Round Trip Distance: 5.6 miles
Elevation: 4600-4960 feet
Cellphone: 3-5 bars
Usage: Hiking -Dogs - Equestrian - No bikes - No OHV
Time: 3 hrs. 30 min.
Facilities: Vault toilet at trailhead
Trailhead: Devils Canyon
View Devil's Canyon D5 in a larger map
There is quite the system of trails available from the Devils Canyon trailhead. There are about 6 trails that are labeled as Devils Canyon trails and a dozen or so for Kodel Canyon which is off to the east. On this hike we chose to explore the D5 trail. The D5 trail takes a route that is the furthest west of the other trails.
After leaving the parking area the trail begins by passing through a gate where it follows a road for a quarter of a mile to another visitor information area. It seemed peculiar to me that they have two of these within a quarter of a mile of each other. There is a box here where you can pick up a trail map that shows all of the Devils Canyon and Kodel Canyon trails.
We continued down the road, crossing a bridge that spans the creek, until we reached the first fork in the trail. On this hike we followed the trail to the right following the D5 arrow.
We passed the D4 fork around the half mile point and came to the spot where the D5 trail begins climbing fairly steeply up the ridge about .6 miles from the trailhead. This isn't steep like climbing Mt. Garfield or Liberty Cap but it is more like hiking Pollock Bench or the Flume Canyon trails. If you are in pretty good shape you probably won't notice it much.
After reaching the 1 mile point the trail leveled off and began skirting the rim of the canyon. Looking down we could see the D4 trail and parts of the D1 trail.
This part of the hike was a little reminiscent of the Pollock Bench trail where it skirts Pollock Canyon. The views aren't the same but the hiking is similar.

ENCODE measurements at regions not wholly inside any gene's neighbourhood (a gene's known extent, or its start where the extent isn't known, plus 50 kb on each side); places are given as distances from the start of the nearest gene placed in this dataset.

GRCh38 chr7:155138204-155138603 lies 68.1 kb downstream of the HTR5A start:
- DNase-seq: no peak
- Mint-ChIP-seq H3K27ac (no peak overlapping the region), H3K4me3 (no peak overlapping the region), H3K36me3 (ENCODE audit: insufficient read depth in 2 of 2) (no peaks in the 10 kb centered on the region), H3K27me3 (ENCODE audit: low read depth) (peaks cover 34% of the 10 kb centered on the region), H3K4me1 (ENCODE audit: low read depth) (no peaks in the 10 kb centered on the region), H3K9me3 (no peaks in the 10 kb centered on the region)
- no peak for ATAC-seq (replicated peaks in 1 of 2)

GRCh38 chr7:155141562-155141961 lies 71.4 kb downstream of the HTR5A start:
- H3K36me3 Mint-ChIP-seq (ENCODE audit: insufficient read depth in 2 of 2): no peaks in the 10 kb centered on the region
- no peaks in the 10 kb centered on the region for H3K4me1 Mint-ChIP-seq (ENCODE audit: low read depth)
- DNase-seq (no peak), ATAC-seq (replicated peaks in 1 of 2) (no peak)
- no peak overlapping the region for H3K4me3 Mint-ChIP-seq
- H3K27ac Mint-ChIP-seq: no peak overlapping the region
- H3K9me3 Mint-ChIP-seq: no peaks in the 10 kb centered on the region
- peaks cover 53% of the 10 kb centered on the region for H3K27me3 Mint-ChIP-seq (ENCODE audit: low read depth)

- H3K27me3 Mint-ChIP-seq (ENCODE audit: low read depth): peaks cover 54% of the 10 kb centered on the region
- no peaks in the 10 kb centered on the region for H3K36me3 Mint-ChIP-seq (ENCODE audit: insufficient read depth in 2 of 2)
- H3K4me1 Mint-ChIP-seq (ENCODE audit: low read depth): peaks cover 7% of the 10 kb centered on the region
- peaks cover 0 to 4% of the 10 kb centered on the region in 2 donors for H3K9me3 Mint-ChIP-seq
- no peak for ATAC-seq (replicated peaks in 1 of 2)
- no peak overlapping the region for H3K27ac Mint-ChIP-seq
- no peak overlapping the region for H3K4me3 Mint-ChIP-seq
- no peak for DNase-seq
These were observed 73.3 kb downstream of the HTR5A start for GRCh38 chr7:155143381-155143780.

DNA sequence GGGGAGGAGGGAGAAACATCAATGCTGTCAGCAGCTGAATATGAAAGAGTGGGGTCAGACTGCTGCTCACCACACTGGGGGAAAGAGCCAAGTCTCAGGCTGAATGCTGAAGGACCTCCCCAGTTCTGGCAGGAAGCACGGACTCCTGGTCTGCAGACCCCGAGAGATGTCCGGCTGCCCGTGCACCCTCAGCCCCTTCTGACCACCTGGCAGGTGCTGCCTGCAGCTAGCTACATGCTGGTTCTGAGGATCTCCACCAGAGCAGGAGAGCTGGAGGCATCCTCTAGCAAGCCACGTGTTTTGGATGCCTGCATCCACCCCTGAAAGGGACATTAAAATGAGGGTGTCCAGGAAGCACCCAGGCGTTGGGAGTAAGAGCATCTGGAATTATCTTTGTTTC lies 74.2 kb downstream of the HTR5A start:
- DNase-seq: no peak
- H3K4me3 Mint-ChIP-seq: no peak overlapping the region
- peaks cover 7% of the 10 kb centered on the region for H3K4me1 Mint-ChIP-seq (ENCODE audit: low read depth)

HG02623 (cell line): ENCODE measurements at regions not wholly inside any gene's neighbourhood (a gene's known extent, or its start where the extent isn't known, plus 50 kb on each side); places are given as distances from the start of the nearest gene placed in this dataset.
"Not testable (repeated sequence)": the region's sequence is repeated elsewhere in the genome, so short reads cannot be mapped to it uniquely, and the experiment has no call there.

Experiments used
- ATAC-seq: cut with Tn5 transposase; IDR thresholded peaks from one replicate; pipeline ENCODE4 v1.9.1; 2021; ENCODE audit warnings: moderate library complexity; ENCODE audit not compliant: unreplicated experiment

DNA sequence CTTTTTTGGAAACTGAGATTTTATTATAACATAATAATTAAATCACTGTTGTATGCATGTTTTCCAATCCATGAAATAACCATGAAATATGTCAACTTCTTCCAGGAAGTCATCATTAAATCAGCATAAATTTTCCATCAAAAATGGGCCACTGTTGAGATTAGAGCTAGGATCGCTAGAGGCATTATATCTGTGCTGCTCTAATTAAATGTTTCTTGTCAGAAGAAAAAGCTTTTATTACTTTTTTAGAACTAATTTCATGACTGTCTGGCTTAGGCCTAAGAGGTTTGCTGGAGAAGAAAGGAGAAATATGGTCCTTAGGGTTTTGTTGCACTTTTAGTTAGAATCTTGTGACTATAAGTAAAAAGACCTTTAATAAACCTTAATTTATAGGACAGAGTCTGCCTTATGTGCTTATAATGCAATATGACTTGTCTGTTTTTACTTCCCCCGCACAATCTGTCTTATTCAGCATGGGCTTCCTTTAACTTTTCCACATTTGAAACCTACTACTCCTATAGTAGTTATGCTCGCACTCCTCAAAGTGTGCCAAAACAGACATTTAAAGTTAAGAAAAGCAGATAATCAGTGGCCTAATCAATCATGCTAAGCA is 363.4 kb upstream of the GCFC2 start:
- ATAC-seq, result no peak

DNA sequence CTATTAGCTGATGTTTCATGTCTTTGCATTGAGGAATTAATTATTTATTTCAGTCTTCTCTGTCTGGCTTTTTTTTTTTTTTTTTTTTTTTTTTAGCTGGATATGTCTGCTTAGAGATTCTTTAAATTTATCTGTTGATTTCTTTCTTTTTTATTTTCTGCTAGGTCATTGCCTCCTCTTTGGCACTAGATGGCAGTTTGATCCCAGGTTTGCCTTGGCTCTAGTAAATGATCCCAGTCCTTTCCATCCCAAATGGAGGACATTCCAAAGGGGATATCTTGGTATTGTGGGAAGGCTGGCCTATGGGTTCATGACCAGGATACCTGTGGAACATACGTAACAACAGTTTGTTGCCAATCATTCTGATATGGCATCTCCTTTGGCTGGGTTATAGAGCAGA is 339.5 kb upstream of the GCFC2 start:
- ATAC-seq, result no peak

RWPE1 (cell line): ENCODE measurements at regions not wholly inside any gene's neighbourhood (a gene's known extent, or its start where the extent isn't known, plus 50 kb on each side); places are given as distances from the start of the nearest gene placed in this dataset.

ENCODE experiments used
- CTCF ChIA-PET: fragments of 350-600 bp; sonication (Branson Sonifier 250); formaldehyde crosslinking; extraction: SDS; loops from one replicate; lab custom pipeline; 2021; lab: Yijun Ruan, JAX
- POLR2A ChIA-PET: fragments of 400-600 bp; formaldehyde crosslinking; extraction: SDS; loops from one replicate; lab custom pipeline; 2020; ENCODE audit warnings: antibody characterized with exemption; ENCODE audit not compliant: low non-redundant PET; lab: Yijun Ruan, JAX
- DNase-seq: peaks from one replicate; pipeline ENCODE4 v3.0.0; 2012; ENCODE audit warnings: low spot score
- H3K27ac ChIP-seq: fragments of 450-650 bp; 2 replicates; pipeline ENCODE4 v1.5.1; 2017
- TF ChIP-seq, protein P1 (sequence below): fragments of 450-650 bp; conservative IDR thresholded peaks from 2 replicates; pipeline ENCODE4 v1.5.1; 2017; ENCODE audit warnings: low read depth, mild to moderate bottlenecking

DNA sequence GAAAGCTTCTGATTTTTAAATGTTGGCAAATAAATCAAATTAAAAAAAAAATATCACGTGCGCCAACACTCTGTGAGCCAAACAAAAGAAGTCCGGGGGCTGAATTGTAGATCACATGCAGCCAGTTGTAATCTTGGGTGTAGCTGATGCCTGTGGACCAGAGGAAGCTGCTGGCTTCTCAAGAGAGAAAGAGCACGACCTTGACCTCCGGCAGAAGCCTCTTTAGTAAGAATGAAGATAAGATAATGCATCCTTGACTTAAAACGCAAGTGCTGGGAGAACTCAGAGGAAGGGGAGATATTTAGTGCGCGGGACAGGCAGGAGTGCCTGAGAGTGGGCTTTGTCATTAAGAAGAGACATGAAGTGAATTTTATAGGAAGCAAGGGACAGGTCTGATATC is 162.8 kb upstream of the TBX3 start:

We crossed the Wilderness boundary at about 1.2 miles and around 2.6 miles we reached what appeared to be the highest point on this route at 5218 feet.
From here we could look west over Flume Canyon and the Pollock Bench area. The trail joined up with the D1 branch around 2.6 miles after descending towards Flume Canyon. From here we could have hiked further west into Flume Canyon following the D1 markers to where the trail junctions with the Flume Canyon trail.
Instead we followed the D1 trail to the east. The trail descended for a short steep distance and met up with the upper end of the D6 trail. We could have taken the D6 trail down a ravine and rejoined the lower part of the D1 trail but instead we continued on east.
The trail traversed easterly, not changing much in altitude, until we reached a spot at about 3.4 miles where we could look out into Devils Canyon. It had taken us about 2 hours to reach this spot but we weren't in any hurry and had spent a bit of time taking pictures. We walked out to another overlook spot and then started following the trail down an old road as it descended back into the lower canyon area.
We had a pleasant hike as the trail crossed the lower sections heading back towards the trailhead. We stopped at an old home site and explored some of what they had left behind trying to imagine what it may have been like when people were still living there. This hike took us on a route that most people don't use. When we had arrived at the trailhead there were quite a few vehicles in the lot but we didn't see anyone on the trail except in the lower areas not too far from the trailhead. That seems to be the case for the most part around Devils Canyon. It seems that most of the people are there for short walks. This would me a good route for someone wanting to do a little trail running that involved some hills. There is enough climbing to make the shorter distance seem like a respectable outing. If you want to see it for yourself all you have to do is 'Take a hike'.